Norman Conquest of England in 1066 added many new elements to an already vibrant culture. Among these were thousands of new names. The Aray family lived in the Castle of Airey, or Arey in Normandy. The earliest record of the name was in 1198 of Goisbert de Arreio in Normandy. In England, the family settled mostly in the counties of Cumberland and Westmorland (now part of Cumbria) having derived from the word eyrara which means gravel-banked stream. CITATION[CLOSE]
Mills, A.D., Dictionary of English Place-Names. Oxford: Oxford University Press, 1991. Print. (ISBN 0-19-869156-4)
Early Origins of the Aray family
Cumberland and Westmorland where they held a family seat from very ancient times, probably long before the Norman Conquest of England by the Duke of Normandy in 1066 A.D.
Early History of the Aray family
This web page shows only a small excerpt of our Aray research.
Another 179 words (13 lines of text) covering the years 1301, 1332, 1611, 1833, 1911, 1600 and 1655 are included under the topic Early Aray History in all our PDF Extended History products and printed products wherever possible.
Aray Spelling Variations
Norman surnames are characterized by a multitude of spelling variations. The frequent changes in surnames are largely due to the fact that the Old and Middle English languages lacked definite spelling rules. The introduction of Norman French to England, as well as the official court languages of Latin and French, also had pronounced influences on the spelling of surnames. Since medieval scribes and church officials recorded names as they sounded, rather than adhering to any specific spelling rules, it was common to find the same individual referred to with different spellings. The name has been spelled Airey, Airy, Airie, Arey, Array, Aireys, Aries, Areys and many more.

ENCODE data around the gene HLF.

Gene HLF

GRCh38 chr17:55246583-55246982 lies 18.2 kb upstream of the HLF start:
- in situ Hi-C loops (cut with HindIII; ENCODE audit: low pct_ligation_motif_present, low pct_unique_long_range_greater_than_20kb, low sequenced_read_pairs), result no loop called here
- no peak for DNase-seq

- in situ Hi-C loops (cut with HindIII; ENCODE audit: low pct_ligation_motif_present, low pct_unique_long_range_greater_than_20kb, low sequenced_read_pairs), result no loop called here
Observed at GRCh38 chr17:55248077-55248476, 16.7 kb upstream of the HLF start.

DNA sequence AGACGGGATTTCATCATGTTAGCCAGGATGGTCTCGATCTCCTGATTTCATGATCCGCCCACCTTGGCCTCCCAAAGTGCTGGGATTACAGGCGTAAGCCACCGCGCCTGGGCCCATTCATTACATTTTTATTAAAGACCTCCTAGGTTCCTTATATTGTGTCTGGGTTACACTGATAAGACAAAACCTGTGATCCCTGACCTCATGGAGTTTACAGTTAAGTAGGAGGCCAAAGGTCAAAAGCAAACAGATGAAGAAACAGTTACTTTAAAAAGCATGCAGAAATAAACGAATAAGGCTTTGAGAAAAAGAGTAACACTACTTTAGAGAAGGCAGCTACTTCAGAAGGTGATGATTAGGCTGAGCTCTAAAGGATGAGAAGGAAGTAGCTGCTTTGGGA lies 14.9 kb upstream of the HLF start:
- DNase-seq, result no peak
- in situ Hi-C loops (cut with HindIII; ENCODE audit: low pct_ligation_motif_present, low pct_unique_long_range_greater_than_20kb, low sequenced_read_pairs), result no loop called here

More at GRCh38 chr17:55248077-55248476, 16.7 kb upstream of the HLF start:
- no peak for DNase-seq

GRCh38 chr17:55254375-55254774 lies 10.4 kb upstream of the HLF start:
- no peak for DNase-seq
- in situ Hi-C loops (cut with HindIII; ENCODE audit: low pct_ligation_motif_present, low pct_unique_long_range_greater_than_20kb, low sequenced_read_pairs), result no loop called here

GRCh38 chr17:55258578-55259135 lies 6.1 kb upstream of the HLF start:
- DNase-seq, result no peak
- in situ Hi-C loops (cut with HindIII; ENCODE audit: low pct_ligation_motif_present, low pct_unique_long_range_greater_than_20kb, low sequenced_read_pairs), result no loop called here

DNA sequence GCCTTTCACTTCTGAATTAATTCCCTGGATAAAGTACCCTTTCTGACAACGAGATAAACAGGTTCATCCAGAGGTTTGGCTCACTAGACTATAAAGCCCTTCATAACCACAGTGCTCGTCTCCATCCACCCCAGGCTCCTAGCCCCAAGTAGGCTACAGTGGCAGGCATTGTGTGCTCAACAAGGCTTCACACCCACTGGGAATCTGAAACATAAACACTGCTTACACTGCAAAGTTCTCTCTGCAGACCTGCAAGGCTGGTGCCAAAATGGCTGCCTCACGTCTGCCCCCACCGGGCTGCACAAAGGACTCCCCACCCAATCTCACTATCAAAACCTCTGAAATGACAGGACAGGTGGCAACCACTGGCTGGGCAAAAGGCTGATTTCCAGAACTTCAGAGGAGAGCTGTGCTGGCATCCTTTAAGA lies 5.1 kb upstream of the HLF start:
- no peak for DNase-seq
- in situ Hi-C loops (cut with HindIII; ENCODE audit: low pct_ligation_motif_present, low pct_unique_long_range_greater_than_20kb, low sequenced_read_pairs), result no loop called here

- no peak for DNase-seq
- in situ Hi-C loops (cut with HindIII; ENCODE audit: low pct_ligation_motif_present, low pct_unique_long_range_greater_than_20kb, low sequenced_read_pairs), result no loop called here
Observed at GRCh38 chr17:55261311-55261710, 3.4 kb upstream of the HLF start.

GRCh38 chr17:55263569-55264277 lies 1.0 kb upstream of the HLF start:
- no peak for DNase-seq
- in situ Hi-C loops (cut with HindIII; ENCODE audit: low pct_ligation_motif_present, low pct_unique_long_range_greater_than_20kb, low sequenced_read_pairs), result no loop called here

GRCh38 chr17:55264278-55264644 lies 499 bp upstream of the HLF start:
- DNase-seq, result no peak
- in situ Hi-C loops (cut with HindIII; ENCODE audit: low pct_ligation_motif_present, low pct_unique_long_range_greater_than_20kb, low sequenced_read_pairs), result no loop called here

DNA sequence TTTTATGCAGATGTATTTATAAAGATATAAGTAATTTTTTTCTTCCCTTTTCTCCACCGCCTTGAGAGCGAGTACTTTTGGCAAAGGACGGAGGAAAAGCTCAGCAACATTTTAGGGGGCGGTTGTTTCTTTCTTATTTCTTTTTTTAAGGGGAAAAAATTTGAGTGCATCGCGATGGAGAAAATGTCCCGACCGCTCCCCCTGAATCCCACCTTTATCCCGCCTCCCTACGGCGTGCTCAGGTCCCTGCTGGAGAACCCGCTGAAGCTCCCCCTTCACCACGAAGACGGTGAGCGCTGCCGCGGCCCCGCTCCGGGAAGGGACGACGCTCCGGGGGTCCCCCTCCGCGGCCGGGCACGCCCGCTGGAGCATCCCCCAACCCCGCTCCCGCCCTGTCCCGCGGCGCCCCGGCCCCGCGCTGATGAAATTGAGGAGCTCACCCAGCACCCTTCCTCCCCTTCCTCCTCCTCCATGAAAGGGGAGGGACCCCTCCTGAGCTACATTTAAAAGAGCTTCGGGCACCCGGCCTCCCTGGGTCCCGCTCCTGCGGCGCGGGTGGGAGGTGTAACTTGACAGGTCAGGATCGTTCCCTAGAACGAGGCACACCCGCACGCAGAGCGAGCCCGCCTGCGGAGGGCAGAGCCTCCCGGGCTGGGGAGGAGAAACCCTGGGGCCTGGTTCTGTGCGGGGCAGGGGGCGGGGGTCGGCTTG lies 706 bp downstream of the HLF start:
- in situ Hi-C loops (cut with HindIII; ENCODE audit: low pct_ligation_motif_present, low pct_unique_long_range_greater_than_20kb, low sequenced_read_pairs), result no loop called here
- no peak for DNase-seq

Early Notables of the Aray family (pre 1700)
Another 47 words (3 lines of text) are included under the topic Early Aray Notables in all our PDF Extended History products and printed products wherever possible.
Migration of the Aray family to Ireland
Some of the Aray family moved to Ireland, but this topic is not covered in this excerpt.
Another 177 words (13 lines of text) about their life in Ireland is included in all our PDF Extended History products and printed products wherever possible.
Migration of the Aray family to the New World and Oceana
Many English families emigrated to North American colonies in order to escape the political chaos in Britain at this time. Unfortunately, many English families made the trip to the New World under extremely harsh conditions. Overcrowding on the ships caused the majority of the immigrants to arrive diseased, famished, and destitute from the long journey across the stormy Atlantic. Despite these hardships, many of the families prospered and went on to make invaluable contributions to the development of the cultures of the United States and Canada. Early North American immigration records have revealed a number of people bearing the name Aray or a variant listed above: Henry Airey, who settled in Philadelphia, Pennsylvania in 1856; Robert Airy settled in Boston, in 1765.
The Aray Motto
The motto was originally a war cry or slogan. Mottoes first began to be shown with arms in the 14th and 15th centuries, but were not in general use until the 17th century. Thus the oldest coats of arms generally do not include a motto. Mottoes seldom form part of the grant of arms: Under most heraldic authorities, a motto is an optional component of the coat of arms, and can be added to or changed at will; many families have chosen not to display a motto.
Motto: Je le tiendrai
Motto Translation: I will possess.
Aray Family Crest Products